Artwork by Brian Eno. Courtesy Warp. Used by permission. (Click for full-sized version. I like to get my eyeballs up against this one.)

Packed tightly with interlaced rhythms, set against crisp cool intoned lyrics, the first cut of Brian Eno’s forthcoming “Drums Between the Bells” from Warp can give us all reason to look forward to the summer.

Mr. Eno has been on something of a roll lately. We’ve certainly gone through periods when he wasn’s necessarily in command of electronic headlines in music, even as he contributed in other ways – the 90s brought pioneering work in generative music software and the infamous sound set for Windows, for instance. Now, he’s had back-to-back major releases in recent years.

2008: Spore (the videogame, the soundtrack for which may have overshadowed the actual game title), Everything That Happens Will Happen Today with David Byrne

2009: New live work, score for Peter Jackson’s The Lovely Bones

2010: Small Craft on a Milk Sea with Jon Hopkins and Leo Abrahams

And now we know what’s coming for summer 2011: Warp Records, July 5, a full-length with Rick Holland entitled “Drums Between the Bells”

The stunning cover image, as much alien patchwork quilt as glitch, is Eno’s own creation. You can preorder vinyl with high-resolution digital for just $21, but $39 gets you the hardback two-CD set with instrumental versions of the tracks (perfect for a late-night painting session when you don’t want to be distracted with poetry), plus a forty-four page book. Typically, such books are superfluous to the musical experience, but here, with Eno himself as accomplished in visual media as musical, they’re almost a no-brainer.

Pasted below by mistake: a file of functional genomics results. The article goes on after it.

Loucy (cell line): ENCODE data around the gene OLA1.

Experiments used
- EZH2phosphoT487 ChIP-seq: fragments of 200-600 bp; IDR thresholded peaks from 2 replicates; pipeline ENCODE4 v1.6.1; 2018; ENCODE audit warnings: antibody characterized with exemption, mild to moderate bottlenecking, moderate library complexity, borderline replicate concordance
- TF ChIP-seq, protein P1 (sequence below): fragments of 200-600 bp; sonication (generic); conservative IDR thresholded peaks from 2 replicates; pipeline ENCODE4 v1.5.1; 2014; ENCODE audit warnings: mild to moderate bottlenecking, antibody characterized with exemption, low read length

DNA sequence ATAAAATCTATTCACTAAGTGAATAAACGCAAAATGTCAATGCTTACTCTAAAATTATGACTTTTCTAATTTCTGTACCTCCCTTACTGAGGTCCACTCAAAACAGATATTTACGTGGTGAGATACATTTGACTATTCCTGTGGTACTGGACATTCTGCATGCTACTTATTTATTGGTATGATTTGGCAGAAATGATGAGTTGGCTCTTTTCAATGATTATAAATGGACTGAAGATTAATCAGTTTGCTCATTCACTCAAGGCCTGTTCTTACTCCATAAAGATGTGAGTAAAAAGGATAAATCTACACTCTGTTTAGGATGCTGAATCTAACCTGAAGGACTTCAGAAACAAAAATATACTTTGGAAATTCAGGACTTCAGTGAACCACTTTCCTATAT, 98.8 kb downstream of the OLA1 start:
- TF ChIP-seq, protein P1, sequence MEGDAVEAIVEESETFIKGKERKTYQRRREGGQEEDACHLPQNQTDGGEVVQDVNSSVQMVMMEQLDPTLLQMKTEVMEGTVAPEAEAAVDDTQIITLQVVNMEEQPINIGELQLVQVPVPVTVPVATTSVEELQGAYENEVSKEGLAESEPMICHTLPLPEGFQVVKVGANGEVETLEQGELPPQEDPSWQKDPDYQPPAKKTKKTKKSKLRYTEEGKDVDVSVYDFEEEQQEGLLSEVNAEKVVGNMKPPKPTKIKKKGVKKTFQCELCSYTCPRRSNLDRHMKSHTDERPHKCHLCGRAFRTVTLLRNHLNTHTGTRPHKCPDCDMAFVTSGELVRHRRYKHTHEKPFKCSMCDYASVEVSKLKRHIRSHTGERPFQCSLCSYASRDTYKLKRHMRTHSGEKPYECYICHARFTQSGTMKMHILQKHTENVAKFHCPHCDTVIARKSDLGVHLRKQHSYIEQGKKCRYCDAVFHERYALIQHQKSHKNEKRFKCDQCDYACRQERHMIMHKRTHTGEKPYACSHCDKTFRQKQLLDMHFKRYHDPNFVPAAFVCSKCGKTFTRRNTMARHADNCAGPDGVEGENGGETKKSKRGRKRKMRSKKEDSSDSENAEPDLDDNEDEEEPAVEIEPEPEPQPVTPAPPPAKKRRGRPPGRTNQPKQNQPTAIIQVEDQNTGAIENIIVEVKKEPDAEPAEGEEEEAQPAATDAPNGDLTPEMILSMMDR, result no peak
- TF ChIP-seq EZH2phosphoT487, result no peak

Eno book and two CDs for forty bucks? Yes, please. Photo courtesy Warp.

Bleep has your pre-order options.

Give the first track released a listen:

Brian Eno – glitch (taken from Drums Between The Bells) by Warp Records

More details:

The Guardian’s take

The poetry

So, who’s this Rick Holland, anyway?

It’s perhaps best answered with his words, which to me sound unaccompanied as though they already have Eno music behind them – the forward-moving staccato cadence, the interwoven reflections of a modern electronic age, the unassuming zen echoes, the amiable ambience of the thing. Here’s his Orange Notebook Philosophy, from his blog:

flutter eyelids against the pillow
flashes behind the eyes

the sounds are computer processors

the mind reflects on itself

on what it can simulate

and it becomes that thing

the imagining becomes event

and event leads to event

so the imagining becomes

in retrospect

equally an event. The computer processor

flutters and electric outbursts

merge data with data

and en route

creates florettes of accidental light

enough to capture the path of animated thought

and divert to a place at once utterly surprising and real within us.

He is mindful of the world around him, but he’s no elitist: he pits the Marquis de Sade against Sasha Fierce.

Read his posterous blog – evidently a new outlet for poetry. Follow him on Twitter (of course).

Rick is musician as well as poet, just as Eno is artist as well as musician, and has various collaborations around London, it seems. Like many of Eno’s collaborations, this one is long-standing, dating to 2002.

And as with Eno’s other recent releases, Eno has a talent for finding other resonant minds to present.